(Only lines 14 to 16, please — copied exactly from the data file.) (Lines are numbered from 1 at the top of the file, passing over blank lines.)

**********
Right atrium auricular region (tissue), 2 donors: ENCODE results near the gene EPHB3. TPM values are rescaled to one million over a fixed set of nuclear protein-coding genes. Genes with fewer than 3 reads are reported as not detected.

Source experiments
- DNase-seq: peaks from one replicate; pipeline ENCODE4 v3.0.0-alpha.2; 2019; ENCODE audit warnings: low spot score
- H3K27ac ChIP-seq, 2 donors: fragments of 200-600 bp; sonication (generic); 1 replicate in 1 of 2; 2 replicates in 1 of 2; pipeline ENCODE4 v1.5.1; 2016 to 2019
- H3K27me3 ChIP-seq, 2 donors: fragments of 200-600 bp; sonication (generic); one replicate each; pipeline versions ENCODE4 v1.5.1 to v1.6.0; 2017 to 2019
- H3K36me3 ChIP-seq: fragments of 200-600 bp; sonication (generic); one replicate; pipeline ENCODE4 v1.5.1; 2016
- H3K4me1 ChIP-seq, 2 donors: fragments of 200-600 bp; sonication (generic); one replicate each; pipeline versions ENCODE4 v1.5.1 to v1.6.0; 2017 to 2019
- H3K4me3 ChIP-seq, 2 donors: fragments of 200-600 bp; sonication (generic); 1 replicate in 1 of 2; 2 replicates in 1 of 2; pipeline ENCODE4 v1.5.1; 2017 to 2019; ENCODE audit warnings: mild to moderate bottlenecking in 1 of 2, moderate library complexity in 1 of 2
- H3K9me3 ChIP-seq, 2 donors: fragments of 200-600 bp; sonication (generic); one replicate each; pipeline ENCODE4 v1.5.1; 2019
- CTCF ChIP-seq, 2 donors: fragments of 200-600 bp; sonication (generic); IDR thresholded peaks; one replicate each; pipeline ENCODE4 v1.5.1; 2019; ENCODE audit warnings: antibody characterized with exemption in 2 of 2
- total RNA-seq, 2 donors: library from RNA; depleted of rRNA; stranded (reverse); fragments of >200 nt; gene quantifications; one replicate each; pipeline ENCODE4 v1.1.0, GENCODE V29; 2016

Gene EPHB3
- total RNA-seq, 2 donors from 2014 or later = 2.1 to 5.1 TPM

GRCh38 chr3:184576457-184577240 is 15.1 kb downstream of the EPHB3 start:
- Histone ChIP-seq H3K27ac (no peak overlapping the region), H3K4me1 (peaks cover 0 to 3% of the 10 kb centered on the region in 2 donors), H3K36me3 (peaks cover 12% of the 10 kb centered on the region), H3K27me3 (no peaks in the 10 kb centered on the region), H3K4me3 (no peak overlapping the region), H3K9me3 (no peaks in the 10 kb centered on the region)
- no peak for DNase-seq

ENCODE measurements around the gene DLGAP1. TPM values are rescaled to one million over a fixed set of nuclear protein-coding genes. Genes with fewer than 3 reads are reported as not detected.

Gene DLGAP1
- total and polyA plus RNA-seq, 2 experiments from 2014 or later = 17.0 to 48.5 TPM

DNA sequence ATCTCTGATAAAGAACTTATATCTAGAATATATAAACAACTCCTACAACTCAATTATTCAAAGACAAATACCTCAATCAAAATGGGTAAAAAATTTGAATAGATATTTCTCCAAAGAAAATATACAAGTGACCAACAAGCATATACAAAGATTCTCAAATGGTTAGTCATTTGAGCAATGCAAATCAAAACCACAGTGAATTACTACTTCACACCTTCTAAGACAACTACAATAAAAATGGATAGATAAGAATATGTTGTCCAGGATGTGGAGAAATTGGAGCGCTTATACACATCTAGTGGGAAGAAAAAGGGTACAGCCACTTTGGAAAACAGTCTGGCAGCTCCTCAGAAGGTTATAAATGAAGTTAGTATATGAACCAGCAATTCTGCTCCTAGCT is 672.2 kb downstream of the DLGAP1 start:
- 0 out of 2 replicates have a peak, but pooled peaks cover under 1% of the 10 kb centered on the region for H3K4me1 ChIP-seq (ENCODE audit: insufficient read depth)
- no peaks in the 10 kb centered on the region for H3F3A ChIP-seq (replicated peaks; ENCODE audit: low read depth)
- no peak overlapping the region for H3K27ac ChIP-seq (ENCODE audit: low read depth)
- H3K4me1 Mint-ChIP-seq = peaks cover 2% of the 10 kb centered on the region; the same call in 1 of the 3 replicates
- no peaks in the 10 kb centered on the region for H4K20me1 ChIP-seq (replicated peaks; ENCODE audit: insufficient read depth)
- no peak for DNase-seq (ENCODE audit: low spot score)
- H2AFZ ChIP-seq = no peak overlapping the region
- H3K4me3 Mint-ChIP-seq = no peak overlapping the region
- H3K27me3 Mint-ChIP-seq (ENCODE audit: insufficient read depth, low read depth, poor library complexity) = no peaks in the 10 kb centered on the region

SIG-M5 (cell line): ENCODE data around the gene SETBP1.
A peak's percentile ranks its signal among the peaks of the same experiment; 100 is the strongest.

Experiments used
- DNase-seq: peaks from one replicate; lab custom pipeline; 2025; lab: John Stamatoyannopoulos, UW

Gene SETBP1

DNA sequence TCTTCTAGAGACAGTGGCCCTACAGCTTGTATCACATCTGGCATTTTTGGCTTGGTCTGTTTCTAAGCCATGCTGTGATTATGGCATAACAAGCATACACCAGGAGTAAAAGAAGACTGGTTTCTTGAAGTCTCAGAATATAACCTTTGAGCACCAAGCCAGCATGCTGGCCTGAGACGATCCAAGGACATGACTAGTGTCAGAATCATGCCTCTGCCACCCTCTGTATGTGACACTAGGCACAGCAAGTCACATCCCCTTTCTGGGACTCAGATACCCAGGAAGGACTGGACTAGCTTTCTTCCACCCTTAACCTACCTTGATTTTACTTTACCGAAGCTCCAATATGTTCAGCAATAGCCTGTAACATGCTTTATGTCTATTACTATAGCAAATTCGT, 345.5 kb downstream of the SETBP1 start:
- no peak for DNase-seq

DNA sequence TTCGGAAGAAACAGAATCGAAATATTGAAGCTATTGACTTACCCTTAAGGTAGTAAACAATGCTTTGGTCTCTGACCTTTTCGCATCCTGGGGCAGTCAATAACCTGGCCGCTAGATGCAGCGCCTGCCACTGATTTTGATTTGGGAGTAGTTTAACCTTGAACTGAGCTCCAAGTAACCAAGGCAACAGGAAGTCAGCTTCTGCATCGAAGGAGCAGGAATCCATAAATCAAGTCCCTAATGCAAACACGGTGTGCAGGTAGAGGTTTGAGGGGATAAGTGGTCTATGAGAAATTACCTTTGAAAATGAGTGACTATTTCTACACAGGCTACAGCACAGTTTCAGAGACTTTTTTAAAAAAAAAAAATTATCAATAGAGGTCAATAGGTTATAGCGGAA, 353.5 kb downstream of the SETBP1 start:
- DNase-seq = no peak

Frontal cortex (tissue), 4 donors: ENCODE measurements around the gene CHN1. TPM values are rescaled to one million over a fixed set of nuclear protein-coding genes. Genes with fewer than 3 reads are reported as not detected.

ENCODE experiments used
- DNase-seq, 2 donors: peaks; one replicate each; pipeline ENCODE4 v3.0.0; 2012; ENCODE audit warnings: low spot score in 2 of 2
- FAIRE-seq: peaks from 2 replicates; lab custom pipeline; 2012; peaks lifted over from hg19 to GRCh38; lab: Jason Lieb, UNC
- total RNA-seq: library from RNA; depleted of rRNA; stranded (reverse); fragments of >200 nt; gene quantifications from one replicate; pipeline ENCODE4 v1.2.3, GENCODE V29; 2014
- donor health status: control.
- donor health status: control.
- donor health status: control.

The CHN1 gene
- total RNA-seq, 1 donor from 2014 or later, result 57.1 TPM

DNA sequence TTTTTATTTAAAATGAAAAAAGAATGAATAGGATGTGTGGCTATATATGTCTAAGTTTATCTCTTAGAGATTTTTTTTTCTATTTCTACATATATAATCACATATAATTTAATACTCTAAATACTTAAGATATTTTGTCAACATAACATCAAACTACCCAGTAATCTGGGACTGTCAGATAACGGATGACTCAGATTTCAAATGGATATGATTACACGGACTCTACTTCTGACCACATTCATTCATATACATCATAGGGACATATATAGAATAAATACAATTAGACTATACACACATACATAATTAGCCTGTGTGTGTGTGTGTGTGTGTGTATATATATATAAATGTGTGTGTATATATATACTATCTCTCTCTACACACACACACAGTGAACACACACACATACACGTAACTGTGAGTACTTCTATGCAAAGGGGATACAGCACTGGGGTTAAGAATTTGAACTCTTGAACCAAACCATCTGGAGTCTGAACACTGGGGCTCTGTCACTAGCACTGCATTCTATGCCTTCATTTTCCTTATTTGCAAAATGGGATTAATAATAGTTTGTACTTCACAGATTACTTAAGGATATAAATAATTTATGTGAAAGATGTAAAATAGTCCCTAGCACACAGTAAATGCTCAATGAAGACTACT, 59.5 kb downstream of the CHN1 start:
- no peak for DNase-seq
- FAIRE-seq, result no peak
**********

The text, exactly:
GRCh38 chr3:184576457-184577240 is 15.1 kb downstream of the EPHB3 start:
- Histone ChIP-seq H3K27ac (no peak overlapping the region), H3K4me1 (peaks cover 0 to 3% of the 10 kb centered on the region in 2 donors), H3K36me3 (peaks cover 12% of the 10 kb centered on the region), H3K27me3 (no peaks in the 10 kb centered on the region), H3K4me3 (no peak overlapping the region), H3K9me3 (no peaks in the 10 kb centered on the region)
- no peak for DNase-seq